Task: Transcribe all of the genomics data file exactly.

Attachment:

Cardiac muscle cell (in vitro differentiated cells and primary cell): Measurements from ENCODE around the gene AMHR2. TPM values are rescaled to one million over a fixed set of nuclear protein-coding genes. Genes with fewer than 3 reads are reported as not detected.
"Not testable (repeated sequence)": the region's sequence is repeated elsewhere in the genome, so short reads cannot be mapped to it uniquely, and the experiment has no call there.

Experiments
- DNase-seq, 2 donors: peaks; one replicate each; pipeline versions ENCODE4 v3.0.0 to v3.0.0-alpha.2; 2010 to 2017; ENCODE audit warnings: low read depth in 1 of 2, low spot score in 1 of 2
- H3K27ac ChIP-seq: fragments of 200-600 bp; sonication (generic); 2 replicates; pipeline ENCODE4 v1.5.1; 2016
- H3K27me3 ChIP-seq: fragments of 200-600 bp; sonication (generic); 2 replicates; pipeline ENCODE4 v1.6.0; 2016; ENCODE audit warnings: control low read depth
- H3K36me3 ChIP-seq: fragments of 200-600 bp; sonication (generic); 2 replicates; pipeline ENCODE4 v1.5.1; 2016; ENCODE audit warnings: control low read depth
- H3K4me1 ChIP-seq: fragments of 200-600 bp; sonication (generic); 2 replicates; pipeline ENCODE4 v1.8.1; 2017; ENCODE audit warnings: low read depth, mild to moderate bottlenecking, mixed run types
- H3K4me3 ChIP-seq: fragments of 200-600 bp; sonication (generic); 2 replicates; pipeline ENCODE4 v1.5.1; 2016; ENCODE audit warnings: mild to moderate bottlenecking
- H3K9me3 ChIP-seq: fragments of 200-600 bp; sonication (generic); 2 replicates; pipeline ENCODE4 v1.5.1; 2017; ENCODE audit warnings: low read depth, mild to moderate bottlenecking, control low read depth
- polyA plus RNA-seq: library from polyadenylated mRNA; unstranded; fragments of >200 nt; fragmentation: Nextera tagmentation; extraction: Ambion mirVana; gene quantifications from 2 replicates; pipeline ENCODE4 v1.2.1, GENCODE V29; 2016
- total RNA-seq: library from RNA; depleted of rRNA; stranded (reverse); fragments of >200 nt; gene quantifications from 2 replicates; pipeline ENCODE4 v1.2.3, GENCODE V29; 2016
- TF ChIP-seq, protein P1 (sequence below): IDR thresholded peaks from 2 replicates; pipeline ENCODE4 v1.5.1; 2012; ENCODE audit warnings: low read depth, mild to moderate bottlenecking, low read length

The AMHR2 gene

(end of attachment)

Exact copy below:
Cardiac muscle cell (in vitro differentiated cells and primary cell): Measurements from ENCODE around the gene AMHR2. TPM values are rescaled to one million over a fixed set of nuclear protein-coding genes. Genes with fewer than 3 reads are reported as not detected.
"Not testable (repeated sequence)": the region's sequence is repeated elsewhere in the genome, so short reads cannot be mapped to it uniquely, and the experiment has no call there.

Experiments
- DNase-seq, 2 donors: peaks; one replicate each; pipeline versions ENCODE4 v3.0.0 to v3.0.0-alpha.2; 2010 to 2017; ENCODE audit warnings: low read depth in 1 of 2, low spot score in 1 of 2
- H3K27ac ChIP-seq: fragments of 200-600 bp; sonication (generic); 2 replicates; pipeline ENCODE4 v1.5.1; 2016
- H3K27me3 ChIP-seq: fragments of 200-600 bp; sonication (generic); 2 replicates; pipeline ENCODE4 v1.6.0; 2016; ENCODE audit warnings: control low read depth
- H3K36me3 ChIP-seq: fragments of 200-600 bp; sonication (generic); 2 replicates; pipeline ENCODE4 v1.5.1; 2016; ENCODE audit warnings: control low read depth
- H3K4me1 ChIP-seq: fragments of 200-600 bp; sonication (generic); 2 replicates; pipeline ENCODE4 v1.8.1; 2017; ENCODE audit warnings: low read depth, mild to moderate bottlenecking, mixed run types
- H3K4me3 ChIP-seq: fragments of 200-600 bp; sonication (generic); 2 replicates; pipeline ENCODE4 v1.5.1; 2016; ENCODE audit warnings: mild to moderate bottlenecking
- H3K9me3 ChIP-seq: fragments of 200-600 bp; sonication (generic); 2 replicates; pipeline ENCODE4 v1.5.1; 2017; ENCODE audit warnings: low read depth, mild to moderate bottlenecking, control low read depth
- polyA plus RNA-seq: library from polyadenylated mRNA; unstranded; fragments of >200 nt; fragmentation: Nextera tagmentation; extraction: Ambion mirVana; gene quantifications from 2 replicates; pipeline ENCODE4 v1.2.1, GENCODE V29; 2016
- total RNA-seq: library from RNA; depleted of rRNA; stranded (reverse); fragments of >200 nt; gene quantifications from 2 replicates; pipeline ENCODE4 v1.2.3, GENCODE V29; 2016
- TF ChIP-seq, protein P1 (sequence below): IDR thresholded peaks from 2 replicates; pipeline ENCODE4 v1.5.1; 2012; ENCODE audit warnings: low read depth, mild to moderate bottlenecking, low read length

The AMHR2 gene